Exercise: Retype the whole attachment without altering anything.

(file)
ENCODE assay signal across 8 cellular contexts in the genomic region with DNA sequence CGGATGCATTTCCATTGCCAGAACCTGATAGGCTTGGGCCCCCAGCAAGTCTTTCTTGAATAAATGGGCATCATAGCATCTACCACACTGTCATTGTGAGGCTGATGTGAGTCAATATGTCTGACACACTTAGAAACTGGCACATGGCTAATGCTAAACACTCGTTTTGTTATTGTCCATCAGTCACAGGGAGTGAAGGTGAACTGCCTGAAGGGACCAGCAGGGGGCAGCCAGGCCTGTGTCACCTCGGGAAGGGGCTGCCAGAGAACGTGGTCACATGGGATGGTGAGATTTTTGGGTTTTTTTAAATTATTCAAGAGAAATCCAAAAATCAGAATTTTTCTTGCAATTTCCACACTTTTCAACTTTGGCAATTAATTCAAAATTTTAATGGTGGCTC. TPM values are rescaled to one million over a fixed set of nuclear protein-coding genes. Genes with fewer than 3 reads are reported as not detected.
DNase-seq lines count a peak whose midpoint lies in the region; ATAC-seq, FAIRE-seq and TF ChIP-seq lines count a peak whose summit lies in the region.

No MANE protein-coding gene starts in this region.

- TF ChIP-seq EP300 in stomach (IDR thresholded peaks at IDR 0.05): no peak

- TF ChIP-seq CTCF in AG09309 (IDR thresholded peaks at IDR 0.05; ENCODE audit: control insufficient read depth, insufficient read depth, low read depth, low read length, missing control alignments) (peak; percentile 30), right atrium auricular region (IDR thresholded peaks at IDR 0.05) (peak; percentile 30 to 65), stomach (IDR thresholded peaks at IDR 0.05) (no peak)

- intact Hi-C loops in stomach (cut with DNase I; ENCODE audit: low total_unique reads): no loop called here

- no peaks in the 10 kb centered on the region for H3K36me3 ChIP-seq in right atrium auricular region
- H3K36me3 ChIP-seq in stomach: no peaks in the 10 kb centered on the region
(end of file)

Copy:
ENCODE assay signal across 8 cellular contexts in the genomic region with DNA sequence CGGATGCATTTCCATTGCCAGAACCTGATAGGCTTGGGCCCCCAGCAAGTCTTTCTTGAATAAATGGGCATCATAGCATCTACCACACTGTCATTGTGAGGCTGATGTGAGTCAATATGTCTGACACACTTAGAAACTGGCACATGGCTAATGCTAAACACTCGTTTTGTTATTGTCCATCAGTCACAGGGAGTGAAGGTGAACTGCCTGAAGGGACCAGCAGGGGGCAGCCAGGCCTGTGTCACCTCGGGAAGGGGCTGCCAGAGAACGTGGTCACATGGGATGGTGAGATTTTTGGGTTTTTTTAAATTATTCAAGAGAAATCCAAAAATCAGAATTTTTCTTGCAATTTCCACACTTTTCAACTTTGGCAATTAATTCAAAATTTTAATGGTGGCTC. TPM values are rescaled to one million over a fixed set of nuclear protein-coding genes. Genes with fewer than 3 reads are reported as not detected.
DNase-seq lines count a peak whose midpoint lies in the region; ATAC-seq, FAIRE-seq and TF ChIP-seq lines count a peak whose summit lies in the region.

No MANE protein-coding gene starts in this region.

- TF ChIP-seq EP300 in stomach (IDR thresholded peaks at IDR 0.05): no peak

- TF ChIP-seq CTCF in AG09309 (IDR thresholded peaks at IDR 0.05; ENCODE audit: control insufficient read depth, insufficient read depth, low read depth, low read length, missing control alignments) (peak; percentile 30), right atrium auricular region (IDR thresholded peaks at IDR 0.05) (peak; percentile 30 to 65), stomach (IDR thresholded peaks at IDR 0.05) (no peak)

- intact Hi-C loops in stomach (cut with DNase I; ENCODE audit: low total_unique reads): no loop called here

- no peaks in the 10 kb centered on the region for H3K36me3 ChIP-seq in right atrium auricular region
- H3K36me3 ChIP-seq in stomach: no peaks in the 10 kb centered on the region